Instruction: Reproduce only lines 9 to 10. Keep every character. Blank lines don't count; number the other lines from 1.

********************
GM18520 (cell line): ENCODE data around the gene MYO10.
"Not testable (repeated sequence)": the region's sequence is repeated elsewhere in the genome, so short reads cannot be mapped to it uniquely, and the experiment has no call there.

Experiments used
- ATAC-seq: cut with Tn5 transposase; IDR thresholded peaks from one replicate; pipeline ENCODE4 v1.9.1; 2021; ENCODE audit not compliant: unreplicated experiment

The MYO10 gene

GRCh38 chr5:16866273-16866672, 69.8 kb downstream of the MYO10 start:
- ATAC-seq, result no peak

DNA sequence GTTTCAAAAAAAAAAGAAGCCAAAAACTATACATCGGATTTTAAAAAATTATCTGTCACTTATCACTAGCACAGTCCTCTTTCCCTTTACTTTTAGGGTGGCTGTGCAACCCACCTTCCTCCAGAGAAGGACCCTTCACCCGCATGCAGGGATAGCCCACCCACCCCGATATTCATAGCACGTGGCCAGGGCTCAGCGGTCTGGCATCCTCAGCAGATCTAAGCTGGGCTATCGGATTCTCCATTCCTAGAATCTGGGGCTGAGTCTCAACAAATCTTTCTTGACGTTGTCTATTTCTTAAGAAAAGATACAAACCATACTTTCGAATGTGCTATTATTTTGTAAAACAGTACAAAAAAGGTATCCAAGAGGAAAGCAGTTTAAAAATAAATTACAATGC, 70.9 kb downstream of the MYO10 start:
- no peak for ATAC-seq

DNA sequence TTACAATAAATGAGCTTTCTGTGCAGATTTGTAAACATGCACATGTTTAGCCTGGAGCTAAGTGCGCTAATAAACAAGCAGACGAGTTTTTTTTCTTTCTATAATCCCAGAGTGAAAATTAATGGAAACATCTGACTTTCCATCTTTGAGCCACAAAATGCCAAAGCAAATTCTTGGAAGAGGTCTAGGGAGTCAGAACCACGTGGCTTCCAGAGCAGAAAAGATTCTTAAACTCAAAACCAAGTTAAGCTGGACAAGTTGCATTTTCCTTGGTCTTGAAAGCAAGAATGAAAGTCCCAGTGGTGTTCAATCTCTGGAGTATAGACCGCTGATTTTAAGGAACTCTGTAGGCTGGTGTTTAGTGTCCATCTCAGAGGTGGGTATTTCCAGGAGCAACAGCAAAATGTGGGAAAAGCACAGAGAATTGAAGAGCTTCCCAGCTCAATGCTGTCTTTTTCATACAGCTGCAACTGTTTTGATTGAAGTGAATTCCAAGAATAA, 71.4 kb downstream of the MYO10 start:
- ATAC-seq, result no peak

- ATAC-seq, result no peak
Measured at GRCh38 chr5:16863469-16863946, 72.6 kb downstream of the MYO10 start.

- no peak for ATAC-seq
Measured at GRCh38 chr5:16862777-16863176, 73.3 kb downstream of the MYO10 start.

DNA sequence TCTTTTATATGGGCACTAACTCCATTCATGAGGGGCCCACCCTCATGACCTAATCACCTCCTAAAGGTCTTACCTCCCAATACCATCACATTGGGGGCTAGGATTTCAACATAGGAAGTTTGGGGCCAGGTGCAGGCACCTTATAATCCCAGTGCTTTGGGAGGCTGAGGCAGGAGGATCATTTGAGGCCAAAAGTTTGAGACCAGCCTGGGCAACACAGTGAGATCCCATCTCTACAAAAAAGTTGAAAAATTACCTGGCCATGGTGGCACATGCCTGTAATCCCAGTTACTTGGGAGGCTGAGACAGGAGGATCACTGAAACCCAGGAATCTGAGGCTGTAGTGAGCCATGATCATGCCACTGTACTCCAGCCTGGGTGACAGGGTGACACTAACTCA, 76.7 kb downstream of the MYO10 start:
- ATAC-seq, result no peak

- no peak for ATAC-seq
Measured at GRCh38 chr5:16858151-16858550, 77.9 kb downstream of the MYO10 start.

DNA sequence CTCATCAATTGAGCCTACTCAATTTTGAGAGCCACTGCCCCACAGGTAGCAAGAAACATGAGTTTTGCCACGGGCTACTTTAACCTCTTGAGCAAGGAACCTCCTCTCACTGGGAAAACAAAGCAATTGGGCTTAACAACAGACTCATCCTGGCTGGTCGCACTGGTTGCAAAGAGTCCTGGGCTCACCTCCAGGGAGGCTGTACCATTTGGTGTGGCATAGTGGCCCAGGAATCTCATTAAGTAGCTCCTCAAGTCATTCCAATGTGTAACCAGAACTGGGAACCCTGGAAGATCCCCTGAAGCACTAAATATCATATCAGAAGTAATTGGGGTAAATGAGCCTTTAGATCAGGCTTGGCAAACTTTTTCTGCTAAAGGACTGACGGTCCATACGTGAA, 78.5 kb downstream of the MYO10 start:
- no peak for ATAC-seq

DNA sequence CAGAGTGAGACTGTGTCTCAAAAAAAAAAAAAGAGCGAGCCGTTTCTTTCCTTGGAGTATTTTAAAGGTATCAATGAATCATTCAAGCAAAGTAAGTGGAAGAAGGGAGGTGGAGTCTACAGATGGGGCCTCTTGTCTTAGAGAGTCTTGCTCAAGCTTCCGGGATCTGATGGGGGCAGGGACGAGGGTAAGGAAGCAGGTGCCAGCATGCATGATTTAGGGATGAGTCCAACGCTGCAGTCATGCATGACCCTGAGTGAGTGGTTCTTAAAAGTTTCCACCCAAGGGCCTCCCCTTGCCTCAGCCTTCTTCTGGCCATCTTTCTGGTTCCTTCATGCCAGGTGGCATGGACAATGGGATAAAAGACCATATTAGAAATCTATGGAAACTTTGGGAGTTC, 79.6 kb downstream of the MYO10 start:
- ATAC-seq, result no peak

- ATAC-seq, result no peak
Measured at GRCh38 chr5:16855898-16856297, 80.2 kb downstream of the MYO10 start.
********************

- no peak for ATAC-seq

DNA sequence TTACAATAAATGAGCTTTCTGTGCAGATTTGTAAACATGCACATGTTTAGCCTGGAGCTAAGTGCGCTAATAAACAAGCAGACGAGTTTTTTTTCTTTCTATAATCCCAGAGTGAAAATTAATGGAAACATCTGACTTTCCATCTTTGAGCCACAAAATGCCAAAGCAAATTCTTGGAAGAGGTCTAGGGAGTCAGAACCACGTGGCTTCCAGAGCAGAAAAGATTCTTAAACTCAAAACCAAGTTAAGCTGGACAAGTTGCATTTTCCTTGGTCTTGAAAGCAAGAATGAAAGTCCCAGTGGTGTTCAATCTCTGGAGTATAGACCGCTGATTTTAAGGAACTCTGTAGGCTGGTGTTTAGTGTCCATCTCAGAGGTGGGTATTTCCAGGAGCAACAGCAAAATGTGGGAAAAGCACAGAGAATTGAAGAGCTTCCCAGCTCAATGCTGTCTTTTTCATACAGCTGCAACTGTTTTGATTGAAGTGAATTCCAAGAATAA, 71.4 kb downstream of the MYO10 start: